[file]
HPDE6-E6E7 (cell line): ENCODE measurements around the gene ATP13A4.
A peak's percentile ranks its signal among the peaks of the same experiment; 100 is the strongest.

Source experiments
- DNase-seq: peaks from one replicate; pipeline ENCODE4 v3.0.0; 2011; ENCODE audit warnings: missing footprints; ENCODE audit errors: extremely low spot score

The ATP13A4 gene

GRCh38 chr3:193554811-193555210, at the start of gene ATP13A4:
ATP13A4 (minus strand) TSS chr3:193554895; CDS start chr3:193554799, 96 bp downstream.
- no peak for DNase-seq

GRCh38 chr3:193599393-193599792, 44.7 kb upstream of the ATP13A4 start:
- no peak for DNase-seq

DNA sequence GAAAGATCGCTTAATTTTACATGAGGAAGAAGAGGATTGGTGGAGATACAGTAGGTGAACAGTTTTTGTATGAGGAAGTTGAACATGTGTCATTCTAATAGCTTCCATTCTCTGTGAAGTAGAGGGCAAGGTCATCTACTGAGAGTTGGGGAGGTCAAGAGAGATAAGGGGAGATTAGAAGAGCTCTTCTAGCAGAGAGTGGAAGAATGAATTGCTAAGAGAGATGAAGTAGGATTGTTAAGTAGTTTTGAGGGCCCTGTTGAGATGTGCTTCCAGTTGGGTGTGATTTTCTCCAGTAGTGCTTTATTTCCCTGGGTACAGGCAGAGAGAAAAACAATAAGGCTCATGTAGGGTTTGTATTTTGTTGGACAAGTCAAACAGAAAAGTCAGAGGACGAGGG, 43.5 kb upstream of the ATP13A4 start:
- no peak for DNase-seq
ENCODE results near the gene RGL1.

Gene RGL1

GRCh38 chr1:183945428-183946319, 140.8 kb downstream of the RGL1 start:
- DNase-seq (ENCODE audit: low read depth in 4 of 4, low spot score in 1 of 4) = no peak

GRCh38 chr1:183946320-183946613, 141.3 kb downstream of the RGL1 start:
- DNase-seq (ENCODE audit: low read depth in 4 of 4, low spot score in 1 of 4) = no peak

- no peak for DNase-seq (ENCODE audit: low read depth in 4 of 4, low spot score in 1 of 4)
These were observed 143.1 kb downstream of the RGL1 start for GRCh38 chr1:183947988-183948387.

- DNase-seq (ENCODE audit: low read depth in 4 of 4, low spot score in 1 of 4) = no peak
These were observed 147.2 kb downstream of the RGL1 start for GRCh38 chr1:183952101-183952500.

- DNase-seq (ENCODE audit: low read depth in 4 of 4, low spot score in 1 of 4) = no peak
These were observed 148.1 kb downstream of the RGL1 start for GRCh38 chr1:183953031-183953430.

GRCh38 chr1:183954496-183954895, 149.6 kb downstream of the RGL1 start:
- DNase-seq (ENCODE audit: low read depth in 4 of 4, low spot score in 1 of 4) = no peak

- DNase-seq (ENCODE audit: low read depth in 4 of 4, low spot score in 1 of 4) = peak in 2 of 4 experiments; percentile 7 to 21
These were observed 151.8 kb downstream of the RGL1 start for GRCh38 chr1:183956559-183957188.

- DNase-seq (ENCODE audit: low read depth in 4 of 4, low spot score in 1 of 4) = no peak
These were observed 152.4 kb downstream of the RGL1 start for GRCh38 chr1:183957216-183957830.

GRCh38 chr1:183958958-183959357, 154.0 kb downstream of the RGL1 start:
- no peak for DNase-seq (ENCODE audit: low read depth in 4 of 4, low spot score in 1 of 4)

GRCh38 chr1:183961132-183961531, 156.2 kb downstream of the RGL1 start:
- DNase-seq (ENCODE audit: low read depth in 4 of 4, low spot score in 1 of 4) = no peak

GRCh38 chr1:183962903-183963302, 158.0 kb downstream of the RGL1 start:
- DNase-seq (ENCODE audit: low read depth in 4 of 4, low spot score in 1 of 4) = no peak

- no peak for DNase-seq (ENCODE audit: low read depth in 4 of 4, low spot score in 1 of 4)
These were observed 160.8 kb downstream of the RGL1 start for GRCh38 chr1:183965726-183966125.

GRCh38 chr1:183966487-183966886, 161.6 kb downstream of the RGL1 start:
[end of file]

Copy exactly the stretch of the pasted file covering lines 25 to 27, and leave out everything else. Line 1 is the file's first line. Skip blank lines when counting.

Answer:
GRCh38 chr1:183954496-183954895, 149.6 kb downstream of the RGL1 start:
- DNase-seq (ENCODE audit: low read depth in 4 of 4, low spot score in 1 of 4) = no peak

- DNase-seq (ENCODE audit: low read depth in 4 of 4, low spot score in 1 of 4) = peak in 2 of 4 experiments; percentile 7 to 21